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A petrologic investigation of deep-crustal and upper-mantle xenoliths from the Sierra Nevada, California ; constraints on lithospheric composition beneath continental arcs and the origin of cordilleran batholiths

Citation

Ducea, Mihai Nicolae (1998) A petrologic investigation of deep-crustal and upper-mantle xenoliths from the Sierra Nevada, California ; constraints on lithospheric composition beneath continental arcs and the origin of cordilleran batholiths. Dissertation (Ph.D.), California Institute of Technology. http://resolver.caltech.edu/CaltechETD:etd-05022006-165209

Abstract

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There are few direct observations constraining the vertical extent of the large Cordilleran granitic batholiths and their composition at depths greater than 30 km. I present evidence for a ~ 100 km thick sequence of cogenetic rocks which together comprise the Sierra Nevada batholith of California (SNB). The SNB magmatism produced tonalitic and granodioritic magmas which reside in the Sierra Nevada upper- to mid-crust as well as deep crust/upper mantle mafic-ultramafic cumulates. Samples of the mafic-ultramafic sequence are preserved only as xenoliths in Miocene volcanics which erupted through the central part of the batholith. Sm-Nd and Rb-Sr mineral geochronologic analyses were performed on fresh, cumulate textured, garnet pyroxenite, eclogite and gabbroic xenoliths with large grainsize. All samples equilibrated between ~35 and 100 km beneath the batholith and yield Sm-Nd mineral ages between 81 and 136 Ma, broadly coincident with the previously established period of most voluminous batholithic magmatism in the Sierra Nevada.

The whole rock initial [...] and the [...] ratios of the igneous xenoliths are similar to the ratios published for the outcrops of the central SNB. I interpret these xenoliths to be magmatically related to the upper- and mid-crustal granitoids, as cumulates and/or restites. This more complete view of the vertical dimension in a batholith demonstrates that a large mass of mafic-ultramafic residue at depth complements the predominantly granitic batholiths, as predicted by mass balance calculations and experimental studies. The SNB magmatism was a large scale process responsible for efficiently segregating a ~30-35 km thick column consisting predominantly of granitoids from a ~ 70 km mafic-ultramafic, mainly eclogite facies root.

Trace element data indicate that these garnet-rich assemblages were in equilibrium at depths of 45 km or more with SNB-like tonalitic-granodioritic melts. I propose that the petrologic mechanisms responsible for "distillation" of large scale granitoids in the central Sierra Nevada are similar to the ones which led to the extraction of the voluminous granitoids that make up the cratonic nucleii of the continents. The large magnitude isotopic heterogeneity observed in the xenoliths, and the similar range of isotopic ratios measured in surface granitoids, suggest that the compositional variability observed in the surface granitods is primarily inherited from the source rocks in the deeper parts of the lithosphere. The isotopic ratios of the deep-seated residues/cumulates require the existence of three source components for the batholith: (1) a young supracrustal component, represented by Mesozoic accreted arc rocks, (2) a Proterozoic lower crustal (+old lithospheric mantle) component, and (3) a Phanerozoic depleted mantle component. Xenolith data support the hypothesis of lithospheric scale thrusting of accreted masses over the autochtonous crust of western North-America prior to the generation of large volume granitic magmatism in the Sierra Nevada region.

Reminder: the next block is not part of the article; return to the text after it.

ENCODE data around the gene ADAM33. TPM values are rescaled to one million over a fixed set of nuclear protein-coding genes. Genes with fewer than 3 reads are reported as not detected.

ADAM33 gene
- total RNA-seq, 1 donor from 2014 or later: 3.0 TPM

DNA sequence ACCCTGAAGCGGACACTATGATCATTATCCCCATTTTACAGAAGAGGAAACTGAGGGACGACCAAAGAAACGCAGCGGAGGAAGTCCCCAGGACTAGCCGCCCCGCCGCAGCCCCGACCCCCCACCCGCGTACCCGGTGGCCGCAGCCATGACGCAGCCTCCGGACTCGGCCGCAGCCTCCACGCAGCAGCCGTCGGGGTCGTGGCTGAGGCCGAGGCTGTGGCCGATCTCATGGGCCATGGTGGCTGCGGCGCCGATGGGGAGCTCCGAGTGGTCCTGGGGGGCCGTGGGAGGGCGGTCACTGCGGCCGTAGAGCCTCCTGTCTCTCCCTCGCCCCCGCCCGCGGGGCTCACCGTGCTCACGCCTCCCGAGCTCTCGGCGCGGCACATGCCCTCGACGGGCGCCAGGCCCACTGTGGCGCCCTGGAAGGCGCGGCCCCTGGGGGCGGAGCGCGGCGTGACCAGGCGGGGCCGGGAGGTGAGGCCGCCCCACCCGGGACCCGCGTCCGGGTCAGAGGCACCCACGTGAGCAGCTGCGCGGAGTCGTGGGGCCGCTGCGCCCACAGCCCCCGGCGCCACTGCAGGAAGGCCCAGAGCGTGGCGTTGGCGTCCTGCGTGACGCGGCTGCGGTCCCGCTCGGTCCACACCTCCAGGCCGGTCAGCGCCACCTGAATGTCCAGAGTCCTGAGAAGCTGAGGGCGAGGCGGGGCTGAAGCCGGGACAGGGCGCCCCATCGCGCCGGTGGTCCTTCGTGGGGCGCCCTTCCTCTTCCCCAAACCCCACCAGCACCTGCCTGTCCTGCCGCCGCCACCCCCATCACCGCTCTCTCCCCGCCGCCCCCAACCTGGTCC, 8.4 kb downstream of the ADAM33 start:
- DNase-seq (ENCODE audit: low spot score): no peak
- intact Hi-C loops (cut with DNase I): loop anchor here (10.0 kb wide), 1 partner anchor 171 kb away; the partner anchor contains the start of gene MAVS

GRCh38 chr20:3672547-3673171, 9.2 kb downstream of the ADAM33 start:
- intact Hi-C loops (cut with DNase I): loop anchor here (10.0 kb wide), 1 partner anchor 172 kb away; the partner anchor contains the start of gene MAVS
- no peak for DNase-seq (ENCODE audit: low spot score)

Batholith cumulates/residues resided under the batholith as eclogite facies rocks for at least 70 My after magmatism shutoff. However, mantle xenoliths sampled in younger, Pliocene volcanic rocks contain spinel peridotites which equilibrated over the same depth interval as the garnet pyroxenite assemblages from Miocene pipes. Futhermore, no garnet-bearing samples have been recovered from the Pliocene volcanics. Silica-rich glass inclusions, trapped along grain boundaries of peridotites from Pliocene volcanics, have isotopic compositions similar to the eclogitic keel. These geologic observations as well as geophysical constraints suggest that the thick and dense "eclogitic" root may have foundered in the mantle between Mid- Miocene and Pliocene.

Item Type:Thesis (Dissertation (Ph.D.))
Degree Grantor:California Institute of Technology
Division:Geological and Planetary Sciences
Major Option:Geological and Planetary Sciences
Thesis Availability:Public (worldwide access)
Research Advisor(s):
  • Saleeby, Jason B.
Thesis Committee:
  • Unknown, Unknown
Defense Date:30 April 1998
Record Number:CaltechETD:etd-05022006-165209
Persistent URL:http://resolver.caltech.edu/CaltechETD:etd-05022006-165209
Default Usage Policy:No commercial reproduction, distribution, display or performance rights in this work are provided.
ID Code:1579
Collection:CaltechTHESIS
Deposited By: Imported from ETD-db
Deposited On:04 May 2006
Last Modified:26 Dec 2012 02:39

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